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Final Phase of Construction Begins at Sun Devil Stadium

Tue June 19, 2018 - National Edition
Chuck Harvey – CEG Correspondent


The $307 million Sun Devil Stadium project began with a preliminary phase in 2014 followed by south side work in 2015 and a focus on the west side in 2016. (Sundt Construction photo.)
The $307 million Sun Devil Stadium project began with a preliminary phase in 2014 followed by south side work in 2015 and a focus on the west side in 2016. (Sundt Construction photo.)
The $307 million Sun Devil Stadium project began with a preliminary phase in 2014 followed by south side work in 2015 and a focus on the west side in 2016. (Sundt Construction photo.) The third and final phase of reconstruction is under way at Sun Devil Stadium in Tempe, Ariz. (Sundt Construction photo.) The stadium reconstruction was initially scheduled to conclude before the 2017 season. The project is now scheduled to finish prior to the 2018 season. (Sundt Construction photo.) Much of the work is going into modernizing the stadium. That includes seats with more legroom, additional restrooms, Wi-Fi availability, cellular coverage and a large video board. (Sundt Construction photo.)

The third and final phase of reconstruction is under way at Sun Devil Stadium in Tempe, Ariz.

The $307 million project began with a preliminary phase in 2014 followed by south side work in 2015 and a focus on the west side in 2016. In 2016, problems with blockage in a utility trench slowed progress and necessitated delaying work on the east side until the third phase.

The stadium reconstruction was initially scheduled to conclude before the 2017 season. The project is now scheduled to finish prior to the 2018 season.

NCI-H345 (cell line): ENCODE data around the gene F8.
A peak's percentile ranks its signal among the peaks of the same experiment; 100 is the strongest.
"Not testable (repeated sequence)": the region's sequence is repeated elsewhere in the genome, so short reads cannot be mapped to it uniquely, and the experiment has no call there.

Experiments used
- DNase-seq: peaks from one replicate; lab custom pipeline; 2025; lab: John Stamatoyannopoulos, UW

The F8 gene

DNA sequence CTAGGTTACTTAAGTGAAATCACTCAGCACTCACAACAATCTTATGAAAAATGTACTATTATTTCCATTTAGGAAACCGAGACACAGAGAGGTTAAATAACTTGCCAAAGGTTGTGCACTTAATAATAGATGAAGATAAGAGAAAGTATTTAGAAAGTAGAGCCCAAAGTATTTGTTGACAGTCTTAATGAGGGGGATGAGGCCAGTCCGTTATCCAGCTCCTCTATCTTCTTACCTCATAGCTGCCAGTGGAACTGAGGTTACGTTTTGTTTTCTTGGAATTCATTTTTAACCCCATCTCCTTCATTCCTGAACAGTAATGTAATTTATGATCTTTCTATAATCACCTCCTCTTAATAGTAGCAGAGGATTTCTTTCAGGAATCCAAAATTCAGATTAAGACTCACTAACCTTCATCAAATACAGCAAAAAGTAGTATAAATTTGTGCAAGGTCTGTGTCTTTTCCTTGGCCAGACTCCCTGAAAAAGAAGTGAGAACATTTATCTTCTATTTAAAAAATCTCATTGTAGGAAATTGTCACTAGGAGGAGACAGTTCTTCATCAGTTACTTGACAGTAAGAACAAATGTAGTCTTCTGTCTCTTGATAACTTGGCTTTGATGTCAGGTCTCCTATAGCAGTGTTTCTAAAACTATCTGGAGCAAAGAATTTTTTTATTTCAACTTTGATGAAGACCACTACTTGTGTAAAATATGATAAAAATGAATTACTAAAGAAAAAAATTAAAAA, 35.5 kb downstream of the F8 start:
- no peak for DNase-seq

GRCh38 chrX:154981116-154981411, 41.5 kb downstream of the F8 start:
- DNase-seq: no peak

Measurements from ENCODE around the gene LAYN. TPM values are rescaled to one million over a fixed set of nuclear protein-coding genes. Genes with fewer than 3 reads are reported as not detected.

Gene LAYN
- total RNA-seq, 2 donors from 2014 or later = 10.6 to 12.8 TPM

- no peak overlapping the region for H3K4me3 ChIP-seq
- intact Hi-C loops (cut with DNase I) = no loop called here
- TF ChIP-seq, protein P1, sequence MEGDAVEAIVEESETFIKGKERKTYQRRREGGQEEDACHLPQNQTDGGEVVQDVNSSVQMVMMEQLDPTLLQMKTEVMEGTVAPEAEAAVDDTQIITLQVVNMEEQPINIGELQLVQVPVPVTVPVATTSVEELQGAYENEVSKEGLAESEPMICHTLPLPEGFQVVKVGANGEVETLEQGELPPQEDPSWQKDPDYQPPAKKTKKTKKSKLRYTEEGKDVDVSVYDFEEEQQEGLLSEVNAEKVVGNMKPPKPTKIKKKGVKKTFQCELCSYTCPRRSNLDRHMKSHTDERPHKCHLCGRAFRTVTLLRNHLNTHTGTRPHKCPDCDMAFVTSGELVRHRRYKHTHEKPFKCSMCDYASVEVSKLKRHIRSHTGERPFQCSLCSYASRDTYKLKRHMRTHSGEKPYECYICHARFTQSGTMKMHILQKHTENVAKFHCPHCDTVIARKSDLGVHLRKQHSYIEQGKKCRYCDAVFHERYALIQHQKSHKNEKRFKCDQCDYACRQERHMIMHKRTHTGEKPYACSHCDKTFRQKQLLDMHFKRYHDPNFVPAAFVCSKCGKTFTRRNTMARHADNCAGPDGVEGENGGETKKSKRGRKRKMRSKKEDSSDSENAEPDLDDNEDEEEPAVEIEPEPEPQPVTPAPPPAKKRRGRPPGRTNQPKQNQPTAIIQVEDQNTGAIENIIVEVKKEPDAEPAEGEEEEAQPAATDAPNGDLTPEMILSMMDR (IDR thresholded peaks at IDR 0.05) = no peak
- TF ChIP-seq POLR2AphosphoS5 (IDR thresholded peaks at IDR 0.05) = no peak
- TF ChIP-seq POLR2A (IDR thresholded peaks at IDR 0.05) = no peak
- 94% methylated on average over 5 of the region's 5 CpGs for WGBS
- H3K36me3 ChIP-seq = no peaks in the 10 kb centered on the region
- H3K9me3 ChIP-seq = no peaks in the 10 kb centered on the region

Much of the work is going into modernizing the stadium. That includes seats with more legroom, additional restrooms, Wi-Fi availability, cellular coverage and a large video board.

East-side work was postponed for a year to expand on original plans, so 2017 was spent on completing the new football facility at the north end, interior work on west side suites and clubs and installing a massive video board.

Crews are now rebuilding the east side followed by more interior finishing in 2019 to wrap up the project.

Isaac Manning, president and CEO of Trinity Works in Ft. Worth, and manager of the stadium project for ASU, said recently that postponing the east side work improves the project long term and meets the university's goal to have a facility capable of year-round use.

The revised plans for the east-side include air-conditioned club space on the 300 and 400 levels and office space on a newly added 450 level. Crews will construct the three improved levels between now and a Sept. 1 kickoff of the 2018 football season.